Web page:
There is truth in the statement “Heroes mirror a society.”1 Looking at the past and reviewing the heroic records of a nation give us an idea of the fabric of a culture, of the values esteemed by a civilization. Each nation has in its accounts individuals that have donned the proverbial cape and cowl, fought the battle outnumbered, or stood up to tyranny and through their actions have been elevated to the highly esteemed rank of hero. The hero spectrum is as varied as countries and individuals on this planet. Someone’s villain is another’s hero. These figures can be historical, contemporary, fictitious, or as fictitiously real as circumstances allow them to be. All of them have the ability to inspire a young boy’s dreams or the backyard fantasies of a little girl; many times they provide the necessary inspiration for daily life.
 
As a child my personal hero was Zorro. My cape was my mother’s old pink sweater, the only one I could use without being executed like the outlaw I was pretending to be. A black paper mask covered my face. My father’s gardening hat and 40-inch wooden ruler wrapped in tinfoil would complete the disguise and veil my identity from those who knew the true me. My black bicycle was my noble steed “Tornado,” and we would ride the endless space of my backyard and neighborhood fighting injustice (embodied mostly by my cousin Robert). I would fight evil, save the day, and rescue the damsel in distress. Zorro was who I wanted to be. Eventually adulthood outgrew my fascination with Johnston McCulley’s character, and my disguise was buried deep in a box in the old garage. Fact outgrew imagination, and reality rattled my dreams. Yet the need for a hero did not disappear.
 
In Search of a Hero
Zorro was a dusty and happy memory, but the necessity for a being incarnating my hopes never did go away. Real people became my heroes: sport figures, historical figures, my parents. We never seem to lose that central need to look up to someone. Perhaps that is what is behind the fascination that television and movies have with the superhero genre, or the trend of being “real-life superheroes.” Jim Gold, a reporter for msnbc.com, wrote about this interesting phenomenon in his February 14, 2011, piece “Costumed Crusaders Taking It to the Streets.” Gold briefly tells the stories of some people who are actually wearing disguises, fighting crime, helping the homeless or, as he puts it, taking to the streets to fight “their biggest enemy: public apathy.”2 It seems that the desire for a hero never dies, no matter how old we are, no matter how dusty the box in the garage gets.
 
In every country, during every epoch, characters born in the minds of a Dumas or a Homer immortalize themselves in the mind of that generations—and others to come. Their actions live on perpetually in the tales we tell, in the legends we create, forever written in the stories that we etch on the scrapbook of humanity. Our children bear their names; our cities give them honor; and we live in awe and admiration of their valor, tenacity, bravery, and heroics. A lofty pedestal becomes their dwelling place, and a monument marks their graves.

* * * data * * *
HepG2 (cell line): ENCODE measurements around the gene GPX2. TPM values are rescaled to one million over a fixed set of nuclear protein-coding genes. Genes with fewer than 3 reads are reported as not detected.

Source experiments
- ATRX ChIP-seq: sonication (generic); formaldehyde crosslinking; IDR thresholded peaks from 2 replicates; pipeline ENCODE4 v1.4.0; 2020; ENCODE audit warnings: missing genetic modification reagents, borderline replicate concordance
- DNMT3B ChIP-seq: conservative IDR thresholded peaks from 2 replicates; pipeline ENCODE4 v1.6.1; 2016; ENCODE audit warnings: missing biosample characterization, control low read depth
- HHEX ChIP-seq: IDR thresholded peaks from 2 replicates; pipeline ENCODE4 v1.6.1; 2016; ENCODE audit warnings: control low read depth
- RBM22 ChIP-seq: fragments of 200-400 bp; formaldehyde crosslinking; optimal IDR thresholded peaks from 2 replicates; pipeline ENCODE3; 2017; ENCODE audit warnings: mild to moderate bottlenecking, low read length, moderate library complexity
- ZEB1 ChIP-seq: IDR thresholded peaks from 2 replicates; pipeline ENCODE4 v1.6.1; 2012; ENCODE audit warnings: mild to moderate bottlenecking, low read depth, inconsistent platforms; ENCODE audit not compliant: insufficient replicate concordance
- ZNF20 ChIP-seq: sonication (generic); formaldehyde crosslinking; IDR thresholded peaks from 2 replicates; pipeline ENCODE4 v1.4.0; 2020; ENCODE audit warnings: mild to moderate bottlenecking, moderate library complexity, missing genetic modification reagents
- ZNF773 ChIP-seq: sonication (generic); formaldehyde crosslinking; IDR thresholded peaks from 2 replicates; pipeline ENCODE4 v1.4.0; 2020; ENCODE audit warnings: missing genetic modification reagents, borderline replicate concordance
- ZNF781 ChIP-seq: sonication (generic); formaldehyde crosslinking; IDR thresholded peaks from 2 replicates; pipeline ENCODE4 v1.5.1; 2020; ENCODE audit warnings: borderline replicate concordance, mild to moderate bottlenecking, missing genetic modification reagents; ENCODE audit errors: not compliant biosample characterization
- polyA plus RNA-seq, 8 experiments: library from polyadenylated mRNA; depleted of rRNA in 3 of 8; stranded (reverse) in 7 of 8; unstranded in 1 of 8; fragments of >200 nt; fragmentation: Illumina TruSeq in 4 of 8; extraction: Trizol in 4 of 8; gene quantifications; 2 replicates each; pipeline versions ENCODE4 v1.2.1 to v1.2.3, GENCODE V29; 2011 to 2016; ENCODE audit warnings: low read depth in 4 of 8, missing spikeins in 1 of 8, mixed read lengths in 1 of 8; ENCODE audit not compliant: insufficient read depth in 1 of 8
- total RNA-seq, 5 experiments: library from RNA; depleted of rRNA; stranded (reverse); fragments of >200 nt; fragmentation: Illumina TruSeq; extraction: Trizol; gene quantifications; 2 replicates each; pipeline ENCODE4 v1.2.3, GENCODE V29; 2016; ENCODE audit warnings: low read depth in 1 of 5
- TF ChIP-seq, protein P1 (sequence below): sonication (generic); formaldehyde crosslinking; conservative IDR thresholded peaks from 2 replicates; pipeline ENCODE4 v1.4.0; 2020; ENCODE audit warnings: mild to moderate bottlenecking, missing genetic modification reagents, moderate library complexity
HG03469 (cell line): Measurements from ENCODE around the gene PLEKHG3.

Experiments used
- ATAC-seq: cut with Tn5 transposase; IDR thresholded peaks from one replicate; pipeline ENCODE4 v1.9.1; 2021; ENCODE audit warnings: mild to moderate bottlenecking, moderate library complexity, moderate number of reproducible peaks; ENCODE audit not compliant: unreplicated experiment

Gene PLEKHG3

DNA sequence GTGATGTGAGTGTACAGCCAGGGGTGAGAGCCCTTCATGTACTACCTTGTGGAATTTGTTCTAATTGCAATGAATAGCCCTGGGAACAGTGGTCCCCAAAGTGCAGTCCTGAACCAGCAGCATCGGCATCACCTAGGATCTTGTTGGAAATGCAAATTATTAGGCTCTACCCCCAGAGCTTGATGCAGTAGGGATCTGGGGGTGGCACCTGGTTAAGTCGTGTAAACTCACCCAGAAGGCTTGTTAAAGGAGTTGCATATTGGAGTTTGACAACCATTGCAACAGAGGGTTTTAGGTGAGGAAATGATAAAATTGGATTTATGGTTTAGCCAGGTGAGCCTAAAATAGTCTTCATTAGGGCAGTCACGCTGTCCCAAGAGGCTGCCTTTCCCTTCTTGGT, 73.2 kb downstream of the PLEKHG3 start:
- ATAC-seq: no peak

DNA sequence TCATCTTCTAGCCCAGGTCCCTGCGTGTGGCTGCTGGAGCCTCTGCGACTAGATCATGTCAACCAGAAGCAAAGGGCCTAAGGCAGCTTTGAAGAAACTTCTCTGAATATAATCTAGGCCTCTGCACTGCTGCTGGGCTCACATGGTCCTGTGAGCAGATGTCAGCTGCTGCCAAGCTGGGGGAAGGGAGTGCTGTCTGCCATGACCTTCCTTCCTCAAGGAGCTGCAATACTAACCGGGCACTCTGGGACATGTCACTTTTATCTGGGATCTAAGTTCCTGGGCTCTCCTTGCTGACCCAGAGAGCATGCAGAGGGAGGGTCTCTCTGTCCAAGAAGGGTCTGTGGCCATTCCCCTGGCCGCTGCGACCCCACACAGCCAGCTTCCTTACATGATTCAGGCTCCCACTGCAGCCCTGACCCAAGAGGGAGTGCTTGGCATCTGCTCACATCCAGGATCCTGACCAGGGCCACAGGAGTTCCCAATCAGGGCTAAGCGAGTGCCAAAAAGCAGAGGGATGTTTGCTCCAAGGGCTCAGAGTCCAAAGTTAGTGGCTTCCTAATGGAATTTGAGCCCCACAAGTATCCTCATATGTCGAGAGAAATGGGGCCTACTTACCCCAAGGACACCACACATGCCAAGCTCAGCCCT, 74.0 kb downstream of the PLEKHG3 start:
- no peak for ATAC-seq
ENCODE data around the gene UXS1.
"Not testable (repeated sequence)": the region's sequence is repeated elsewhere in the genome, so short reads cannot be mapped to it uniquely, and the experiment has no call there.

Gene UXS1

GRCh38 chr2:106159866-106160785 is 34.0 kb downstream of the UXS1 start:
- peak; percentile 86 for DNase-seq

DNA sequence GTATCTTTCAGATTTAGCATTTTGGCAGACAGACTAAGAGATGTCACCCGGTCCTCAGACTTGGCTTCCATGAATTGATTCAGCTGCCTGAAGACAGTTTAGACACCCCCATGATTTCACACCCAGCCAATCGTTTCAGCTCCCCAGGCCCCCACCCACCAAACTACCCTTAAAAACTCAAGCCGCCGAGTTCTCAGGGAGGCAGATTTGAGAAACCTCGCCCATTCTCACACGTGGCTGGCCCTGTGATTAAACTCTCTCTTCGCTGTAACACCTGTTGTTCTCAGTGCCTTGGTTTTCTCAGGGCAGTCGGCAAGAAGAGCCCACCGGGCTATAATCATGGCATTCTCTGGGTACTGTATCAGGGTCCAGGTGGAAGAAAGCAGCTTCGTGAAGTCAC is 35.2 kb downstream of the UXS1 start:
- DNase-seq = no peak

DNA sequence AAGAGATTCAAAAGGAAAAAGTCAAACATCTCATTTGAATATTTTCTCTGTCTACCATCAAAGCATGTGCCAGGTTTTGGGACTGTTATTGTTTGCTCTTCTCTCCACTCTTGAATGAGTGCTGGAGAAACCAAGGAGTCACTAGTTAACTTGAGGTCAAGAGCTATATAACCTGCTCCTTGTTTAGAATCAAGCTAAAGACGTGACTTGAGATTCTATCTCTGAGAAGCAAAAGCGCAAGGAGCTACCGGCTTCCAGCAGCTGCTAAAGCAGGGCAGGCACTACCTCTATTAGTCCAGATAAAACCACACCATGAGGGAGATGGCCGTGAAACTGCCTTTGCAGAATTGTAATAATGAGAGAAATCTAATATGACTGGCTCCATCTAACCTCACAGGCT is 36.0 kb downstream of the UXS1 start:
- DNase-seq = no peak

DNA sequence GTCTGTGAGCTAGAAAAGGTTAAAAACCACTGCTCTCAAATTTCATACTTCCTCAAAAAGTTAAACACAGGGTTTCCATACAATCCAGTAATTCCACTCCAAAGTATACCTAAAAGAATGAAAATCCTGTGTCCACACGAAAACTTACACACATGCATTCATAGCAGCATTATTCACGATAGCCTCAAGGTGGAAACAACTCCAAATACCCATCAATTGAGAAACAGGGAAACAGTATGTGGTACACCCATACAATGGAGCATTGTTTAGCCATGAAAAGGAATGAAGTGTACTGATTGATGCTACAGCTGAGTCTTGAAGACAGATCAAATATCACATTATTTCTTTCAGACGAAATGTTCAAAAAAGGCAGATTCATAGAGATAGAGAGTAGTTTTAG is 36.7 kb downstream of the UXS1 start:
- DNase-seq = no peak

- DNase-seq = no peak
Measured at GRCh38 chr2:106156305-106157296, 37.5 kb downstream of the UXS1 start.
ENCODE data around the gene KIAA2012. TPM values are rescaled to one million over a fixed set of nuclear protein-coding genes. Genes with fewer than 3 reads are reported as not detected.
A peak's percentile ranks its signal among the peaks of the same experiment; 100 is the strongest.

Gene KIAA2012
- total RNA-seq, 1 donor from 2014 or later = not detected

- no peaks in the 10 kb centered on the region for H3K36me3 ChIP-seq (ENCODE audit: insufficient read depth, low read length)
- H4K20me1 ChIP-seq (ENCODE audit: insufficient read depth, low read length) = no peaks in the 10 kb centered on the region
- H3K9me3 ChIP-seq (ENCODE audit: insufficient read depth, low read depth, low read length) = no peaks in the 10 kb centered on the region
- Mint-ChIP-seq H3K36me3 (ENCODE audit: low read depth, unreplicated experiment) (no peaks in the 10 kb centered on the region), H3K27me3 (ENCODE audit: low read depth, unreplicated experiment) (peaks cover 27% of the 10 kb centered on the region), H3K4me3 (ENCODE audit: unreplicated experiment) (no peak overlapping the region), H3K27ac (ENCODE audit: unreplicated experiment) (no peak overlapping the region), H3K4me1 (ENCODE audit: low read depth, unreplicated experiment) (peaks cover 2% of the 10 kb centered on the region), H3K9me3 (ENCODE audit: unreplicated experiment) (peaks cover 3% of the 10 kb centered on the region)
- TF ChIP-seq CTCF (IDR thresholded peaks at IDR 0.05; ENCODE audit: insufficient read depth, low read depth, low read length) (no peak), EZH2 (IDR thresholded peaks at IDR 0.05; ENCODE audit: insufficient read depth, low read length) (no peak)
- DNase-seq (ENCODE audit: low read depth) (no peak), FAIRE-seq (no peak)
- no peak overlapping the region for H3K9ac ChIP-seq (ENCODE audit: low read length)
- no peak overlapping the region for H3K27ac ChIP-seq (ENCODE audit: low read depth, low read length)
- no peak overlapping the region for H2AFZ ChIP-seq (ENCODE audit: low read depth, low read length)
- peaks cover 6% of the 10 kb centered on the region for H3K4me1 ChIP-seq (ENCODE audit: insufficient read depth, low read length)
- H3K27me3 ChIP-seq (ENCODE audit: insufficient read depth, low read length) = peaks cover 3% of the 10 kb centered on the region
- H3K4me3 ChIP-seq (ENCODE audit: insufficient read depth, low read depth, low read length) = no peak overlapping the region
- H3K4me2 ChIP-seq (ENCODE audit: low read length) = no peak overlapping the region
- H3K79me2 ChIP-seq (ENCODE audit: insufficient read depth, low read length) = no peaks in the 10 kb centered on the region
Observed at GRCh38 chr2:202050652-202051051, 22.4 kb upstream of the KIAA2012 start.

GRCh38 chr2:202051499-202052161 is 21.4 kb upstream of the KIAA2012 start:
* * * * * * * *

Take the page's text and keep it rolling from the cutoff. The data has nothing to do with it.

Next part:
However, no matter the prowess of their actions, the hero always has a flaw. No matter that we imagine them immortal and almost divine, they have a problem: they always bear the imprint of humanity. They carry the stigma of imperfection. No matter who the hero is, a problem or shortcoming impedes him or her from obtaining perfection. Superman is no longer “super” in the presence of kryptonite; Batman has ethical issues; George Washington has wooden teeth; Tiger Woods has multiple affairs. Perfection is an ever-elusive characteristic of the hero, though we keep on searching. Perhaps it is the logical outcome of a principle espoused by Ellen White regarding immortality (“Adam could not transmit to his posterity that which he did not possess”)3 that finds us trying to bestow perfection upon our heroes. We cannot, however, bestow that which we do not have. Consequently, Achilles will always have a heel, and disappointment looms permanently over the hero like the sword of Damocles.
 
The Perfect One
Only the perfect being could realize the perfect plan. Only He that is perfect could incarnate perfection in a hero. “For it was fitting for Him, for whom are all things and by whom are all things, in bringing many sons to glory, to make the captain of their salvation perfect through sufferings” (Heb. 2:10, NKJV). A text worthy of our contemplation.
 
First, “perfect through sufferings.” Christ needed no perfecting as God or as human being. However, in the context of the epistle, and following the thought process of the author of Hebrews, there was a “perfecting” process to be followed in order to make Him fit for His functions as Savior and high priest. The concept of a process of perfection is rooted in the Old Testament where the high priest needed to “perfect” himself in order to serve in office.4 This notion would be congruent with Paul’s general theme of Christ being our high priest, superior to the earthly ones (Heb. 7:27, 28). This process of perfecting, then, is a procedure that is completed only through sufferings. The sobering thought begins to germinate a sense of awe for the “captain of our salvation.” A picture painted so masterfully by the apostle addresses the perfection obtained only through suffering. Ellen White notes: “Christ’s mission could be fulfilled only through suffering. Before Him was a life of sorrow, hardship, and conflict, and an ignominious death.”5